As you know, family engagement is a centerpiece of 21st CCLC programs. The Y4Y Family Engagement course helps program leaders consider many aspects of programs’ critical relationship with students’ families. The Sample Calendar (Family Engagement) offers a glimpse of what that might look like throughout the year. 



August 9, 2019

Summer is the season for veteran and new grantees alike to ascend to 30,000 feet and take a broad view of their programs. On the heels of the U.S. Department of Education’s 2019 21st CCLC Summer Symposium, where leaders from 50 states gathered to move this exciting profession forward, here are “big picture” questions for all grantees to address:

Does your program vision statement reflect the sharpening focus on social and emotional learning? Social and emotional learning and building positivity among youth are high-priority areas for many 21st CCLC programs. How might a subtle revisiting of your vision statement trickle down to other components of program management?

Is collaboration the heart and soul of your program? You value the voices of your community partners and stakeholders at the planning table, but does your program provide students with ample opportunities to practice collaboration? The ability to collaborate with others is increasingly regarded as a valuable tool for professional success. How can you accommodate this skill-building priority?

Are you an experienced grantee starting a new program? You know better than most that out-of-school time programming is growing and evolving as a professional field. Refresh yourself on managing a 21st CCLC program from the ground up, and catch up on the latest regulations and wisdom around successful programs by attending the New Leaders Virtual Academy described below.

Are you a new grantee who’s worried about the deafening silence at 30,000 feet? Y4Y has a wealth of resources to help you maintain radio contact with experienced peers. Beginning August 13,  the New Leaders Virtual Academy will offer a live series of five interactive webinars to walk you through the crucial steps of program development, breaking down each step into manageable tasks. A certificate of completion for the Academy will be offered to those who attend the series. More important, you’ll emerge with a road map of available resources, connections to veteran professionals in the field, answers to your burning questions, and, best of all, companionship with fellow newcomers on the “new grantee” journey.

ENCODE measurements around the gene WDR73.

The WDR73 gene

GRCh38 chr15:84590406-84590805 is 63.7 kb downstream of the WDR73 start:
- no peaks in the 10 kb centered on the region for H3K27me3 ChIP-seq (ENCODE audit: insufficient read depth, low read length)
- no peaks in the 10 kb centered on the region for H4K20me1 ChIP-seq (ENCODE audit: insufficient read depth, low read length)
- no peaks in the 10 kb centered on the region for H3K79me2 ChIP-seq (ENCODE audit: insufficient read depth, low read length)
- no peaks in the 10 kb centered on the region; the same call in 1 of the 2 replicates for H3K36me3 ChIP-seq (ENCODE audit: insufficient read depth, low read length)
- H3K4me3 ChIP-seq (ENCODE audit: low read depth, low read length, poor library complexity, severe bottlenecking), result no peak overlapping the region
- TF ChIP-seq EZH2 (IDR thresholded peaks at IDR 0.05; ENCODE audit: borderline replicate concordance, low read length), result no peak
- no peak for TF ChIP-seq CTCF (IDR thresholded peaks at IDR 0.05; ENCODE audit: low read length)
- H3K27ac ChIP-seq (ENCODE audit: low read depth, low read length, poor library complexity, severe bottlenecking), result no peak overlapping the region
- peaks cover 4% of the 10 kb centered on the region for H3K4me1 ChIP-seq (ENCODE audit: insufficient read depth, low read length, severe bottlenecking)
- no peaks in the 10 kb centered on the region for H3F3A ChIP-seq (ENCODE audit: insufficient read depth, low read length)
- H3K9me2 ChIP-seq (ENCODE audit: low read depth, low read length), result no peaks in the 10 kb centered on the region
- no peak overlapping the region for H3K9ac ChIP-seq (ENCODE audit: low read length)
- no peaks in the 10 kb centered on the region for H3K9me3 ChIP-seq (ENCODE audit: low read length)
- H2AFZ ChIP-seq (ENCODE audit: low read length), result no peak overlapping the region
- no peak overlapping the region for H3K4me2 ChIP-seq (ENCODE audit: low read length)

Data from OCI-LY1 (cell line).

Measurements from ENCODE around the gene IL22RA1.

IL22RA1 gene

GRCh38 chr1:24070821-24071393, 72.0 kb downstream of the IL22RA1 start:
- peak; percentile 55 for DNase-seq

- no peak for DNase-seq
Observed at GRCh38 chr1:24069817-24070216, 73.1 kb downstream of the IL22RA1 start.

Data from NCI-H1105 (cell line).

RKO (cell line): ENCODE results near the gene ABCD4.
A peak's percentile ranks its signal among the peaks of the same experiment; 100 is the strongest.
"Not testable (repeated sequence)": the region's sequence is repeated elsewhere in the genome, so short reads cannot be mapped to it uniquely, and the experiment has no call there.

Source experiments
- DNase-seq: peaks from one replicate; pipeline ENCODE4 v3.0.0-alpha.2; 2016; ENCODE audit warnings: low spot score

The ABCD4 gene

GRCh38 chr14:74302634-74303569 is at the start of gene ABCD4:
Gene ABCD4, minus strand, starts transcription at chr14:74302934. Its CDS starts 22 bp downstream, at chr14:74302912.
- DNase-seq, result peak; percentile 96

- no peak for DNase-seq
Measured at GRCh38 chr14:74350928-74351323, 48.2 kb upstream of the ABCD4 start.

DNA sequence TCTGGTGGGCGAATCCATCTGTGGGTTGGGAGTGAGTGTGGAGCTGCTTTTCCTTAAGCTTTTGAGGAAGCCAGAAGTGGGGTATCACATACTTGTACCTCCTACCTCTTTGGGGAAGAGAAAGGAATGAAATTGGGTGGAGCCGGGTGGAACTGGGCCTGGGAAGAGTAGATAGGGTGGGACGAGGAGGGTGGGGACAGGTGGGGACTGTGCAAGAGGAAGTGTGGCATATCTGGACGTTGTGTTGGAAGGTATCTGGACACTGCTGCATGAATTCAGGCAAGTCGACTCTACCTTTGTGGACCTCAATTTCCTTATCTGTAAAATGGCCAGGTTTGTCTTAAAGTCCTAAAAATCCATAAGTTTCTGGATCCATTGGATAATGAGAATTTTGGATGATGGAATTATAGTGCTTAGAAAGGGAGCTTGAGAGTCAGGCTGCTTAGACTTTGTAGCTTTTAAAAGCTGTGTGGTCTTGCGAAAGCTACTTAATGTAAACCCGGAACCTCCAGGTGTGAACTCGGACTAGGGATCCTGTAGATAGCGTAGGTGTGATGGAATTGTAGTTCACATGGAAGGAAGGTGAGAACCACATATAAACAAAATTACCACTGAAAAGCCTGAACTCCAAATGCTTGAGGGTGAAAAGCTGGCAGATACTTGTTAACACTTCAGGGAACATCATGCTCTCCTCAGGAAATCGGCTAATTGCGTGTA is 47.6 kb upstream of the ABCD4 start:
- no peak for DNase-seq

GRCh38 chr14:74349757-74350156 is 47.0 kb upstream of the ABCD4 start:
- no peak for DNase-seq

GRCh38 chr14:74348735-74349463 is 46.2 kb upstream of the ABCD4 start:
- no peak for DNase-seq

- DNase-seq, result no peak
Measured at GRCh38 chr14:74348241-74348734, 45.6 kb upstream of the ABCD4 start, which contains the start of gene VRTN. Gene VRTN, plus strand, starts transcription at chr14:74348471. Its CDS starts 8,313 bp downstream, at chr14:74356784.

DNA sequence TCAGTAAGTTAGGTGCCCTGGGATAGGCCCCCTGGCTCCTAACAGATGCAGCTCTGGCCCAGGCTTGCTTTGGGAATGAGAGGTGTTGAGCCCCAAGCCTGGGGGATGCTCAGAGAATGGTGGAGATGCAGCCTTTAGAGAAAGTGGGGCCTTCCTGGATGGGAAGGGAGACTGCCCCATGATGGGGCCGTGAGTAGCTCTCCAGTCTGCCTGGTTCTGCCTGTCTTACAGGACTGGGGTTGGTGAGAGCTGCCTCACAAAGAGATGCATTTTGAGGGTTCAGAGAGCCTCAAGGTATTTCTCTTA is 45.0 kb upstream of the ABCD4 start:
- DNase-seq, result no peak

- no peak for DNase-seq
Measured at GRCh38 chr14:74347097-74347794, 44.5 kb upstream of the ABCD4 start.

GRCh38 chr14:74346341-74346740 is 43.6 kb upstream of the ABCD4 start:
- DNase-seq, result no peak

Whether or not you participate in the Academy, you can begin orienting yourself with the basics anytime. Budget three to four hours to take the Y4Y Introduction to Managing Your 21st CCLC Program course and explore some of its tools, like the Project Management Graphic Organizer and Managing Your 21st CCLC Program Diagram. If you don’t have a management background, these resources will give you a foundation in standard project management processes and help you manage critical tasks relevant to 21st CCLC programs. You can also review the 2018 Y4Y Virtual Institute for New 21st CCLC Grantees. This series of archived webinars is a great primer. Rest assured that the 2019 Academy sessions will be archived on the Y4Y website this fall.

Make Y4Y your partner in learning!



October 24, 2018

With a new program year under way, and your activities up and running, it’s a good time to check on staff professional learning needs. If you’ve hired new staff or made big changes in activities or partnerships, ask, “What’s one thing you’d like to learn that would help you feel more comfortable or confident in your role?”

Staff needs and responses are likely to vary from one person to another. Encourage everyone to register on Y4Y and explore what’s there. Also, be ready to point to specific Y4Y resources that can help address their needs.

Meeting staff members’ individual short- and medium-range needs. If someone says, “I wish I could do more to support students with Individualized Education Programs (IEPs),” you could point to Topic Guide 8 in the Y4Y series of implementation guides on inclusion. If several people say “I’d like to facilitate project-based learning more effectively,” you might suggest that they do the Y4Y Project-Based Learning course together. For staff who are new to the 21st Century Community Learning Centers (21st CCLC) program, the Y4Y Introduction to 21st CCLC course could be helpful.

Aligning your program’s professional learning plan with staff needs. Consider staff responses to the “What do you need?” question as you review your upcoming professional learning events. For example, if you’ve scheduled an in-house literacy seminar for March, but staff identify it as a pressing need in September, you might want to hold the seminar earlier than planned.

Working toward long-term staff and program goals. You can inspire and motivate staff members to think about their individual long-term professional goals. Y4Y provides professionalization resources that can help 21st CCLC staff members develop a plan to help them reach those goals. Having a more skilled and qualified staff will, in turn, help your program reach its goals.

Enrolling in an online course or pursuing a formal certification program might take some staff members out of their comfort zone. Program leaders can offer coaching, support and reassurance that professional learning is the key to greater satisfaction and success.